Big changes in just a few hours.

I love the Boston Marathon.  Since I started running a few years ago, I’ve watched the race every year as some of the most inspiring athletes in the world take on the course from Hopkinton to Boston.  This year was no different. Monday morning was spent watching the elites take the course, then closely followed by hammering away at my refresh button while I virtually “watched” a number of friends run the course.

And another.

Right after I saw a couple of my fastest friends finish up, I had to leave the office for a few hours to head to a meeting.  When I returned to the office late Monday afternoon, a colleague immediately asked if I’d heard.

“Did I hear what?”

“There’s been a bombing at the finish line of the marathon.”

My day immediately turned from looking up finish times to finding out if my friends and their families were all spared.  Thankfully, no one I know was injured in the blasts, despite a few friends being very close.  At the same time, I started getting phone calls, tweets and Facebook posts from friends and family concerned that I might have been there.  Even a tiny bit of humor mixed in with concern came from brother-in-law.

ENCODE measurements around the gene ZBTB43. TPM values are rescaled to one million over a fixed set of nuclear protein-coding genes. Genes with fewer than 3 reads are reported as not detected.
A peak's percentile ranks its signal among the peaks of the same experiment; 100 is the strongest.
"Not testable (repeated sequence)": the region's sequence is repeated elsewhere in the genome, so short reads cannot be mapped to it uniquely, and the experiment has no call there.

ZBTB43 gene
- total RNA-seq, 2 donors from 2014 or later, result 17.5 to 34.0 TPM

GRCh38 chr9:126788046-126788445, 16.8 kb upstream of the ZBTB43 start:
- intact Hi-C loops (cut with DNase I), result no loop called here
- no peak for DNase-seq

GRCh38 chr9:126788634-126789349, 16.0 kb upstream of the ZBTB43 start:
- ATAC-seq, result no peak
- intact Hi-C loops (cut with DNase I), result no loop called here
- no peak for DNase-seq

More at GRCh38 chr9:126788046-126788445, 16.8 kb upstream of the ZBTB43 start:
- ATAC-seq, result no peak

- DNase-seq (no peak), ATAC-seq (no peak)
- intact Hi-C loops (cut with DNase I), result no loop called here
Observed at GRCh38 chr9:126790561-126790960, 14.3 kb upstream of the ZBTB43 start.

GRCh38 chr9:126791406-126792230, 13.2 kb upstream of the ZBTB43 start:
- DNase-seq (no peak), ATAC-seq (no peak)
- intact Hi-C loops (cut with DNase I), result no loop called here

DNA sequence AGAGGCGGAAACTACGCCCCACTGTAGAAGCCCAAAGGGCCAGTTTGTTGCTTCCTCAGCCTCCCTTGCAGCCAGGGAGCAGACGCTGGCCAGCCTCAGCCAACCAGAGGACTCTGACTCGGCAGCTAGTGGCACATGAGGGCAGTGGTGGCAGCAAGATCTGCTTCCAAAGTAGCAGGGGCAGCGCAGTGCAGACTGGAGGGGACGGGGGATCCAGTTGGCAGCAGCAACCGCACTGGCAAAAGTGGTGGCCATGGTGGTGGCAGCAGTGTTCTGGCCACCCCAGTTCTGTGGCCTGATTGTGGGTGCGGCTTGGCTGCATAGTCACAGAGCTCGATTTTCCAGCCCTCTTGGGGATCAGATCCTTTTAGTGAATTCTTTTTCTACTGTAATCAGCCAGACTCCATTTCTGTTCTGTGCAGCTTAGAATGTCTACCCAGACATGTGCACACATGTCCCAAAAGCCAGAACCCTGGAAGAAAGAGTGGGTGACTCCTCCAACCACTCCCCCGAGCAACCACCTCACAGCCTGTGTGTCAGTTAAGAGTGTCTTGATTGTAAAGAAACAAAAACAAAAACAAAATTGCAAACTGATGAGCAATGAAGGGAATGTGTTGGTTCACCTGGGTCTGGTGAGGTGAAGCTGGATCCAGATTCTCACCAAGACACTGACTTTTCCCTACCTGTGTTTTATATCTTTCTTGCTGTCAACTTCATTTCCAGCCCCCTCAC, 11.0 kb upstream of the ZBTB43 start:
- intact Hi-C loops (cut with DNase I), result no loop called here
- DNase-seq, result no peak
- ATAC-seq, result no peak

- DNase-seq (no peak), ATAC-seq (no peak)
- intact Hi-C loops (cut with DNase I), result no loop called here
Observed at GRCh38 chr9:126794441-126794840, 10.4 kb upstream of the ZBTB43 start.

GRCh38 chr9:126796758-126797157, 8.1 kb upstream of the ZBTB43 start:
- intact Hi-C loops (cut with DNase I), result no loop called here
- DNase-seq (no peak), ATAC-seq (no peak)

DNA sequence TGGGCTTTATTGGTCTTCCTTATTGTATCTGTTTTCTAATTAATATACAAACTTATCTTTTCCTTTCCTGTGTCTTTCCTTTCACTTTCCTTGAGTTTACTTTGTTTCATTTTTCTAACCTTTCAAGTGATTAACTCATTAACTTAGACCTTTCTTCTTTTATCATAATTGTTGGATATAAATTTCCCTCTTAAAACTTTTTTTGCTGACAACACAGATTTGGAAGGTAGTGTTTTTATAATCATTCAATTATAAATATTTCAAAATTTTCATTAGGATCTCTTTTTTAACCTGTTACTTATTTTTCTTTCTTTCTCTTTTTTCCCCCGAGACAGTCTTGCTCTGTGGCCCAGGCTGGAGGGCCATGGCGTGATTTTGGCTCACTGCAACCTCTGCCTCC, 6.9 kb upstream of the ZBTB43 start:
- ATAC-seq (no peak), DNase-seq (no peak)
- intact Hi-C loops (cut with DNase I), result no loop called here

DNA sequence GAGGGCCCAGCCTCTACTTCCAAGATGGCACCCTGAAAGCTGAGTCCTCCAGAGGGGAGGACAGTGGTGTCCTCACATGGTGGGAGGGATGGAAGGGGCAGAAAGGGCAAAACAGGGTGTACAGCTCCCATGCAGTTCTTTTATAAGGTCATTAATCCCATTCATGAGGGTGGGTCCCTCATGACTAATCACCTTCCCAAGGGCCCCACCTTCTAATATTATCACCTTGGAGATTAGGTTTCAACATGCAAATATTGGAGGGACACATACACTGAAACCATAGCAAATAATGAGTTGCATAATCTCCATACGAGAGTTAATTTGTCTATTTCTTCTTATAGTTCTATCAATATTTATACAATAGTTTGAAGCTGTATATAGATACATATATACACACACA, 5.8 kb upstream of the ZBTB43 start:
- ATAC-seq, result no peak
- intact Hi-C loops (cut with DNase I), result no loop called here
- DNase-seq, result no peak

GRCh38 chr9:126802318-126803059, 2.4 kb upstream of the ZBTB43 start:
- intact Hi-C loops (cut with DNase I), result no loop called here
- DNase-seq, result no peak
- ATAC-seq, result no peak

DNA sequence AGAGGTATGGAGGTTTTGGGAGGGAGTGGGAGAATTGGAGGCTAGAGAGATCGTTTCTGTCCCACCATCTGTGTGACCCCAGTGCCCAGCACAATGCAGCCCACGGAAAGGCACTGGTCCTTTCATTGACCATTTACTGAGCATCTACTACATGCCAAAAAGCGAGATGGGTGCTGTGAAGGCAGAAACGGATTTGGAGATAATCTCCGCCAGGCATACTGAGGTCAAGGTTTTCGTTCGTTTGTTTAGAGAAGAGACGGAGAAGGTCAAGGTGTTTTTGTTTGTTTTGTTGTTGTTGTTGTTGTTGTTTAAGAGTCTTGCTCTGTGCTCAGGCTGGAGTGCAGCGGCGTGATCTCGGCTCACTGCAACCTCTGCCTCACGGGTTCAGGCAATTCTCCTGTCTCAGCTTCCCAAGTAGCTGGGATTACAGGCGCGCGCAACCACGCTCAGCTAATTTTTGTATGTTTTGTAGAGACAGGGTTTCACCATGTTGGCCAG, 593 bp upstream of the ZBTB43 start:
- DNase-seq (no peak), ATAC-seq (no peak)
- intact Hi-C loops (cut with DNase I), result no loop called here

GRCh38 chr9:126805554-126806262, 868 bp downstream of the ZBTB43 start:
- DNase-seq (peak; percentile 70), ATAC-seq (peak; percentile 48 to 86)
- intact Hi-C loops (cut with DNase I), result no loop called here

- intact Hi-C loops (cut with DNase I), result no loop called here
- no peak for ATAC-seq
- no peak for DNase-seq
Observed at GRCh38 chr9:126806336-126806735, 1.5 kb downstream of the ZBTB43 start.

“I am glad you are too slow for the Boston Marathon!”

The aftermath of these bombings confirmed exactly what I’ve always thought about terrorists.

Terrorists, whether we’re talking about Al-Qaeda or Timothy McVey, fundamentally misunderstand concepts most human beings get intuitively.

A symbol is not the same thing as the concept it represents.

If you melt down a wedding ring, it does not mean the marriage is over.  If you burn a bible, faith and religion carry on. If you bomb a government building, the government survives.  Even if you drive a plane into a symbol of freedom and capitalism, liberty and financial freedom live on.

Setting bombs off at the worldwide symbol of endurance, perseverance and the height of athletic competition will not stop runners.  It will not stop the families of runners from supporting them through months of training.  It will not stop a young boy from greeting his mom or dad after a race with “I’m so proud of you.”

You, who attack symbols, will never win.  Endurance will not stop.  Wanting something greater for yourself will not stop. Hard work will not stop.  Not now, not ever.  

Boston Marathon

If, after a lot of hard work, I get the chance to run Boston, I will be there in a heartbeat.